Striking postal workers from a Stoke Newington delivery depot have praised the local community’s support for the strike, despite disruption to Christmas services.

More than 115,000 Royal Mail workers were on strike yesterday (15 December) as part of an escalating row over pay, job security and working conditions.

The protest marked the eighth of ten days of industrial action planned for the winter period by the Communication Workers Union (CWU).

Matt Wood, a postman and CWU representative for the Stoke Newington Delivery Office, in East Bank, told the Hackney Gazette that yesterday’s picket line received “pretty good support”, with “quite a few toots from the roadside”.

He said the strike action, which has caused huge disruption to postal services in the run up to Christmas, was necessary despite workers “losing money every day that we’re on strike”.

“Everybody seems to think we're getting strike pay. We’re losing money and we're hurting but we're not prepared to give in. Because if we give in now, it'd be far more than just a day's pay that we lose,” he added.

The CWU are striking over proposed changes to working conditions including later shift finish times, reduced sick pay, increased casualisation of contracts, and a movement away from letters towards parcels.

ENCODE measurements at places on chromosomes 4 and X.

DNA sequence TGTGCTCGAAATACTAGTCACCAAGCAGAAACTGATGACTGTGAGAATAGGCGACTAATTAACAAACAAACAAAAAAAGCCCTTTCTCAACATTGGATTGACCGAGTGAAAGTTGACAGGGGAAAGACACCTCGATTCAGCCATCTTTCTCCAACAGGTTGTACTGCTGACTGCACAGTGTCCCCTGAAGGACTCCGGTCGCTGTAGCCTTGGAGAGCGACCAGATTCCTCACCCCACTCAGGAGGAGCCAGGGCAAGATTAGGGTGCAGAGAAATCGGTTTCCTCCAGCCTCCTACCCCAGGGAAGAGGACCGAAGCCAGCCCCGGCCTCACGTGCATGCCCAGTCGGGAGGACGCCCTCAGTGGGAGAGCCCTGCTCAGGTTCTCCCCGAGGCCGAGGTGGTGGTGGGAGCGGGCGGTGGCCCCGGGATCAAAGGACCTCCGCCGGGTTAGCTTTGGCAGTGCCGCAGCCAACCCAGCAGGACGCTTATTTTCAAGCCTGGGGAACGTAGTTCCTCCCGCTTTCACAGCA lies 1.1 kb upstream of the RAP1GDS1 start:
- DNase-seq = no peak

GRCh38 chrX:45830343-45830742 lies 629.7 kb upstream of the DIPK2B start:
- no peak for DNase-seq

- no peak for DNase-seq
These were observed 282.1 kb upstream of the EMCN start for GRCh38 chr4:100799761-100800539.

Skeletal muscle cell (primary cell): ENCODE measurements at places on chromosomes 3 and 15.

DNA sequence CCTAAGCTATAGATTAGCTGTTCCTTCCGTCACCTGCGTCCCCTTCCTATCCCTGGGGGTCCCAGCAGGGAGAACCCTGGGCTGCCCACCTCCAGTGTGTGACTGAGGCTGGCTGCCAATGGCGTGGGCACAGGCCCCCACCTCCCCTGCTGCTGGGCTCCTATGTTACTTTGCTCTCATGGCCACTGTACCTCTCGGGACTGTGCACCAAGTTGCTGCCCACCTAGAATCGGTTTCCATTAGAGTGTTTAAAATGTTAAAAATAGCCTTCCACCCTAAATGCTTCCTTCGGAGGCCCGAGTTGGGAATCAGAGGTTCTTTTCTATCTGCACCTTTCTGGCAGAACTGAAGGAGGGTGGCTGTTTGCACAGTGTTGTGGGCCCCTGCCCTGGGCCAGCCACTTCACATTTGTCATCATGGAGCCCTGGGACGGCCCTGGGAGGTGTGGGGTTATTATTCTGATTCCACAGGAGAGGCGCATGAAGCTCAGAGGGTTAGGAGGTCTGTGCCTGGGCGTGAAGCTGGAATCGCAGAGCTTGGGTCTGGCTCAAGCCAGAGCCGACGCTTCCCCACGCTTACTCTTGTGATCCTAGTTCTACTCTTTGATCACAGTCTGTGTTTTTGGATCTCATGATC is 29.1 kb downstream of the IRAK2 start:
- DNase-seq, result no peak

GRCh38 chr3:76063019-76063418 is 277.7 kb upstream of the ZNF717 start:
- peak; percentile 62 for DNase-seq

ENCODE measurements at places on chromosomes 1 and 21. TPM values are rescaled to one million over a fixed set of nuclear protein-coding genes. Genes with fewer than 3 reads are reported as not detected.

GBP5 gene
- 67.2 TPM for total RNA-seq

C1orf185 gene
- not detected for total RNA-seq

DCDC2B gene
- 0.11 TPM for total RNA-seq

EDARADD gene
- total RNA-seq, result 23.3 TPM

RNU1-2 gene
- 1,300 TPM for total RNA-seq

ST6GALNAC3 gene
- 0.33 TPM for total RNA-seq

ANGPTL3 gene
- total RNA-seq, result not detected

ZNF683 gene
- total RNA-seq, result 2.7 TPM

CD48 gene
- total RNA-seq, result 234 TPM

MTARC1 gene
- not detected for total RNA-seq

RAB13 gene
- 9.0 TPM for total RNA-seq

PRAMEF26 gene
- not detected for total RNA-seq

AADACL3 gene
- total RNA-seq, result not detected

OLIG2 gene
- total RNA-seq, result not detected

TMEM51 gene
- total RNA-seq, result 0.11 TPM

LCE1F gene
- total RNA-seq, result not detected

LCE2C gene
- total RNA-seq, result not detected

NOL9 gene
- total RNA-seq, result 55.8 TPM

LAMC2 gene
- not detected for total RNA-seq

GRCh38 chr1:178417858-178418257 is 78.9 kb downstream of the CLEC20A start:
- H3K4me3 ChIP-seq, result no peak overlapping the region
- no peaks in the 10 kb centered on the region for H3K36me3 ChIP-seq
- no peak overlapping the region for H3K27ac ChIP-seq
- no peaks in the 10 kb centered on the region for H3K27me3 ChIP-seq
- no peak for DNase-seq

The union has rejected Royal Mail’s self-styled “best and final” offer of a 9% pay rise over 18 months.

Colleague Chima Elefor, deputy CWU representative, emphasised that staff would “rather go back to work and deliver to people”.

“The [working] terms and conditions that they're [Royal Mail] trying to destroy has left us with no option but to strike. It's a shame,” he said.

After forming a picket line at the Stoke Newington delivery office yesterday morning, both Matt and Chima attended the rally outside Homerton hospital in support of striking nurses.

Matt said: “It’s important to show that the nurses’ fight is part of the same fight, it’s all part of working people not getting what they deserve.”

Further action scheduled for 23 and 24 December.

December 16 is the last day households can post first class letters and parcels for them to be delivered in time for Christmas.